Epacris limbata (Border Heath)

Advice to the Minister for the Environment and Heritage from the Threatened Species Scientific Committee (TSSC) on Amendments to the list of Threatened Species under the Environment Protection and Biodiversity Conservation Act 1999 (EPBC Act)

1. Scientific name, common name (where appropriate), major taxon group

Epacris limbata (Border Heath)

2. National Context

The Border Heath is endemic to the Eastern Tiers in Tasmania. It is currently listed as vulnerable under the EPBC Act and endangered under Tasmanian legislation.

3. How judged by TSSC in relation to the EPBC Act criteria.

TSSC judges the species to be eligible for listing as critically endangered under the EPBC Act. The justification against the criteria is as follows:

Criterion 1 - Decline in numbers

The total population of mature individuals has been estimated to be approximately 72 000 with the potential range being between approximately 20 000 and 145 000. There are five subpopulations with the extent of occurrence being 10.75km2 and area of occupancy 36.87ha.

Over a five year period from 1996-2001 a 42.5% reduction in population size due to the Phytophthora cinnamomi root-rot fungus was recorded in a representative subpopulation. It is estimated that 85% of that subpopulation was infected with Phytophthora.

Phytophthora was first recorded on roads that pass through the subpopulations in 1988 (14 years ago) and it is therefore likely to have been present in parts of the overall population for at least that period of time. The most probable means of introduction was road construction. Whilst two portions of one subpopulation are free of Phytophthora these portions comprise just 1% of the total population. Phytophthora can be expected to continue to spread in the subpopulations due to its own movement, and that aided by water, wildlife and human activities. Experts also consider that fire, or frequent fires, can create conditions conducive to the increase in abundance and spread of Phytophthora. The Eastern Tiers region in which the Border Heathoccurs has a history of high intensity fires. Fire reduces the organic matter in the soil and associated soil micro-flora/fauna that can have a suppressive effect on Phytophthora. Fire also reduces the vegetation cover and allows soil temperature and water availability to rise facilitating an increase in the pathogen. The movement of firefighters and associated machinery is a secondary mechanism aiding the spread of Phytophthora.

Fire also plays an important role in regeneration of theBorder Heath.Populations regenerate from seed following fire. High frequency fire could, however, lead to exhaustion of the seed bank as plants are killed by fire and further recruitment by mature plants to the seed bank is limited.The frequency and impact of fire in conjunction with its link to periods of increased Phytophthora activity may have a significant influence on the survival of Border Heath subpopulations.

Based on the recorded reduction over the past five years and uncontrolled impact of Phytophthora in all five subpopulations, it is calculated that over 3 generations (45years) the population will decline by 84%.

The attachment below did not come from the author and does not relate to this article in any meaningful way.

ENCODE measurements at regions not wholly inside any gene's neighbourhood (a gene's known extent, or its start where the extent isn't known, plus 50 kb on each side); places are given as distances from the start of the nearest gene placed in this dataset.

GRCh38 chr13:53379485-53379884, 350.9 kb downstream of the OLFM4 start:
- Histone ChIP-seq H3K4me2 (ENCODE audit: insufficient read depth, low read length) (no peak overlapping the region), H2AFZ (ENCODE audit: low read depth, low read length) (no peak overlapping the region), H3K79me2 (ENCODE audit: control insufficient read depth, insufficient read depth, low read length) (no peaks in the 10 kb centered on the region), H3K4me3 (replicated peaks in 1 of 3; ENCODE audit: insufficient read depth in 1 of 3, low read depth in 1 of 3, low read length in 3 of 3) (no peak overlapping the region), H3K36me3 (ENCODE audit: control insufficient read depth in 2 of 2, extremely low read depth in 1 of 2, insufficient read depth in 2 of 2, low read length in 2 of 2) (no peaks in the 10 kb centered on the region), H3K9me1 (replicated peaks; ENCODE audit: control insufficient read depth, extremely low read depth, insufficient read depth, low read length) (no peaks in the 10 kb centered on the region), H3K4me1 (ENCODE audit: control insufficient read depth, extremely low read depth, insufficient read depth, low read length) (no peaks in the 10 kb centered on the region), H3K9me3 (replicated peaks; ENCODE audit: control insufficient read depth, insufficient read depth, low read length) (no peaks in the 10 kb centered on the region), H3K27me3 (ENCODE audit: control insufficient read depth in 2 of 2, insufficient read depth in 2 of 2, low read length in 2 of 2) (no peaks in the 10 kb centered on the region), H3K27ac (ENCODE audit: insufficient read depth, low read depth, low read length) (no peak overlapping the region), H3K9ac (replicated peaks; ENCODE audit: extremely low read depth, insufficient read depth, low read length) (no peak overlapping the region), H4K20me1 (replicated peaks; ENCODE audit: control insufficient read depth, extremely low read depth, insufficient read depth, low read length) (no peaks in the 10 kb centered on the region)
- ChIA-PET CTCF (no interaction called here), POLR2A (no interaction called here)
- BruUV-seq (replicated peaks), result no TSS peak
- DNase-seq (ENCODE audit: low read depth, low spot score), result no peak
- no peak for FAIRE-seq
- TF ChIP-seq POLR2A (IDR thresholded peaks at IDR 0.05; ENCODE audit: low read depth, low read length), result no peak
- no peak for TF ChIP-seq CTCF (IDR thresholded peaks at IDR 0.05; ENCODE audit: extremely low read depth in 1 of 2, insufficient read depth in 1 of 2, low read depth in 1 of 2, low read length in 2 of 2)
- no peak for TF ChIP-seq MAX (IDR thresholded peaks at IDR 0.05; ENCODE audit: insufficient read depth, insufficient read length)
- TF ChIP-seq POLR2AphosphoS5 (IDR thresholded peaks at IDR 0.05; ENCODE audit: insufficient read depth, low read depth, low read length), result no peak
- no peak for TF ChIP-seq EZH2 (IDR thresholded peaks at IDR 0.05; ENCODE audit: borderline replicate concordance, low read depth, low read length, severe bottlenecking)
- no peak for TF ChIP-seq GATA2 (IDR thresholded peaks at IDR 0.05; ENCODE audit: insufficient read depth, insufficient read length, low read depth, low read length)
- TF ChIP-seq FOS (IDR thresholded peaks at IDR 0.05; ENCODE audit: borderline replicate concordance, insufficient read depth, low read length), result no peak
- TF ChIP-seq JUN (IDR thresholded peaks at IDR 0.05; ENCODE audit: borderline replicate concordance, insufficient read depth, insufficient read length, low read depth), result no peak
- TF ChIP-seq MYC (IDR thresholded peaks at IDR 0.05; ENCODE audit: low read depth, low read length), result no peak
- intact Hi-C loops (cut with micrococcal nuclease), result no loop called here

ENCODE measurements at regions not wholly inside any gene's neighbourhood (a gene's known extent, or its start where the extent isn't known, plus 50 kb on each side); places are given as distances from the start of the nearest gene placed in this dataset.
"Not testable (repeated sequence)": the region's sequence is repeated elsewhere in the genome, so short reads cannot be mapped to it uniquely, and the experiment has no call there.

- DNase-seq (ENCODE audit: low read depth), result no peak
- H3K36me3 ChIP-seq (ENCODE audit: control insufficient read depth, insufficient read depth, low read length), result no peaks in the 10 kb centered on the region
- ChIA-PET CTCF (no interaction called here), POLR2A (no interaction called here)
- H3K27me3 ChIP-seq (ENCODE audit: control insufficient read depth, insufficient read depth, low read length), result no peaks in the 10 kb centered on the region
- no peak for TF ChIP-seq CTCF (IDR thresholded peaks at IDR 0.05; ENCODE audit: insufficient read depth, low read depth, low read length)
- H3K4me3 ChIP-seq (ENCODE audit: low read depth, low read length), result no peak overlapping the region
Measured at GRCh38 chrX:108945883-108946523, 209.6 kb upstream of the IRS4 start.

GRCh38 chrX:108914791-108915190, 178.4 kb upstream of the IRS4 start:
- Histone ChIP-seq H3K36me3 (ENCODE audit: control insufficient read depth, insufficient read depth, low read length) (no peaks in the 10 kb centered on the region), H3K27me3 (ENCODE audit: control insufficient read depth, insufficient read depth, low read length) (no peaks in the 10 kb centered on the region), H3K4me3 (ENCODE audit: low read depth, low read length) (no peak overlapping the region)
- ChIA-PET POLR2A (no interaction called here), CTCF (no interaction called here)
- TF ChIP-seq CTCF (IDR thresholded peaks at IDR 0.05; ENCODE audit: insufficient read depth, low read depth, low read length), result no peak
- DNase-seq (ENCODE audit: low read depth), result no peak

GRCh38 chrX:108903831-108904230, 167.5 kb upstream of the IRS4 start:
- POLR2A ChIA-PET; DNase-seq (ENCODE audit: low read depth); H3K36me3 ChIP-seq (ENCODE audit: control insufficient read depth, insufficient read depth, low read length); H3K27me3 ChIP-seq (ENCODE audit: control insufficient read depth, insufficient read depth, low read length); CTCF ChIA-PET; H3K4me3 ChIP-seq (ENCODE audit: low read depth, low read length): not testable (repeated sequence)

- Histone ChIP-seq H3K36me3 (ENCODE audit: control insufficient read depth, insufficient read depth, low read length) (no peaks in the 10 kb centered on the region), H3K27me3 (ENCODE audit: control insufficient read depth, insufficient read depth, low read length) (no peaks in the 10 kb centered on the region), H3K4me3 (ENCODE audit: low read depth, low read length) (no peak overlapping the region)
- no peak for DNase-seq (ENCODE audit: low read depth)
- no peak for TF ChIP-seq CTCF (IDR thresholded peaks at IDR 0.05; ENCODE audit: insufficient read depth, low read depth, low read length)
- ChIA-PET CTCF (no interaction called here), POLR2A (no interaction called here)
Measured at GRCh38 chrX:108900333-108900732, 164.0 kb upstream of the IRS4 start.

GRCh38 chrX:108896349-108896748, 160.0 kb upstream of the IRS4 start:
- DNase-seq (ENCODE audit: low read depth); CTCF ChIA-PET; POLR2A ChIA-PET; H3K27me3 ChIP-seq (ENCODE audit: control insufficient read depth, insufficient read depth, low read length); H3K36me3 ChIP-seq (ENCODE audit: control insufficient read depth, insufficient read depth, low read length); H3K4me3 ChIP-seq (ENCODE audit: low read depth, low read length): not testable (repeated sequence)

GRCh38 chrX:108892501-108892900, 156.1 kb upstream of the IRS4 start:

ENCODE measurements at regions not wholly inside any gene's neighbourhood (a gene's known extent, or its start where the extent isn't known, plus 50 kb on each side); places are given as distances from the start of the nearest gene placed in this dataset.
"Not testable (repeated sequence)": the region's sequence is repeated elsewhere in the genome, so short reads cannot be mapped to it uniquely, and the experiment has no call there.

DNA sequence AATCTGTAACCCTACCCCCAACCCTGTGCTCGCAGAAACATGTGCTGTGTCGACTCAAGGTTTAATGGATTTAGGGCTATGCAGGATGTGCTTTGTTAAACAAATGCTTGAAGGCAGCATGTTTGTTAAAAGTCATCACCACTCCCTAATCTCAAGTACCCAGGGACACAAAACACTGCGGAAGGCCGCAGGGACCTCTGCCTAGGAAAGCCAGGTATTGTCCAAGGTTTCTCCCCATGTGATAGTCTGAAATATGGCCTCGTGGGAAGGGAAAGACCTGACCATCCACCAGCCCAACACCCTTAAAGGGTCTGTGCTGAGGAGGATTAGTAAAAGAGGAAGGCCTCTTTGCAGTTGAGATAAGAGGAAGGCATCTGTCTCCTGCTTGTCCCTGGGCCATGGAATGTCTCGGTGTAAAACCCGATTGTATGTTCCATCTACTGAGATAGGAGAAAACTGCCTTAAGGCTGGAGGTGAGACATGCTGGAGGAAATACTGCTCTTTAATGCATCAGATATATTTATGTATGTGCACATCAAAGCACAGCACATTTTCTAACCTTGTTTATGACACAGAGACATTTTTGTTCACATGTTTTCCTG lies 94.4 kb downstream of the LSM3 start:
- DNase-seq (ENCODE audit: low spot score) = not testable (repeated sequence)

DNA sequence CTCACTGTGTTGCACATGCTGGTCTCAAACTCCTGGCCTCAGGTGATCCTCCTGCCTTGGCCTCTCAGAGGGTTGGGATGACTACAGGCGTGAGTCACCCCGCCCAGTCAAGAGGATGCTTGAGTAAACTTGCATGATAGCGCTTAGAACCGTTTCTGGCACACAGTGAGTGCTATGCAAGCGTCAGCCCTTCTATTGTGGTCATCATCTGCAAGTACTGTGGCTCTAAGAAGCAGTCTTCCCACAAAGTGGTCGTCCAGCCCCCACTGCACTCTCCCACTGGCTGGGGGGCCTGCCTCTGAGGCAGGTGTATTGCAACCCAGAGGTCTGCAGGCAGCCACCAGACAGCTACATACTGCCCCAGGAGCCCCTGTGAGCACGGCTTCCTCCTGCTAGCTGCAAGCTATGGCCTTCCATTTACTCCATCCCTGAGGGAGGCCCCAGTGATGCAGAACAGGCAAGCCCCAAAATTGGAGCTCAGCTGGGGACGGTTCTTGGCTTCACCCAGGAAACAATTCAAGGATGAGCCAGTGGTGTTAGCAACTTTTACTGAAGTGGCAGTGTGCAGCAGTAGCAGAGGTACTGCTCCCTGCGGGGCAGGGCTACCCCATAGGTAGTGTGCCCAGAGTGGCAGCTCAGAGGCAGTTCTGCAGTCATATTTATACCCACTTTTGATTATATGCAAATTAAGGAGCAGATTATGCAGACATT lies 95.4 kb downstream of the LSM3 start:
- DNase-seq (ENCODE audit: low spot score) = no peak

Therefore, the species is eligible for listing as critically endangered under this criterion.

Criterion 2 - Geographic distribution

The Border Heath has a restricted geographic distribution, the extent of occurrence being 10.75km2 and area of occupancy 36.87ha. It is known to exist at five locations and is susceptible to Phytophthora as discussed under criterion 1. The impact of Phytophthora is expected to result in ongoing declines in the extent of occurrence, area of occupancy, area, extent and/or quality of habitat, number of locations or subpopulations and the number of mature individuals. High frequency fire may also lead to depletion of the seed bank and reduced recruitment due to the death of mature individuals.

Therefore, the species is eligible for listing as endangered under this criterion.

Criterion 3 - Population size and decline in numbers or distribution

Whilst a decline in the population size is projected (see criterion 1), the total population of mature individuals has been estimated to be approximately 72 000 with the potential range being between approximately 20 000 and 145 000.

Therefore, the species is not eligible for listing under this criterion.

Criterion 4 - Population size

The total population of mature individuals has been estimated to be approximately 72 000 with the potential range being between approximately 20 000 and 145 000.

Therefore, the species is not eligible for listing under this criterion.

Criterion 5 - Probability of extinction in the wild

There is no quantitative data available against this criterion.

4. Conclusion

The Border Heath is susceptible to Phytophthora and the population size in a representative subpopulation is estimated to have declined by 42.5% over the five year period 1996-2001. Phytophthora is expected to continue to increase in the population and may be more prevalent following fire. Frequent fires could also lead to exhaustion of the seed bank. Based on observed declines, the rate of decline over the next three generations (45 years) is estimated to be 84%.

The species is eligible for listing as critically endangered under criterion 1.

5. Recommendation

TSSC recommends that the list referred to in section 178 of the EPBC Act be amended by
transferring from the vulnerable category to the critically endangered category:

Epacris limbata (Border Heath)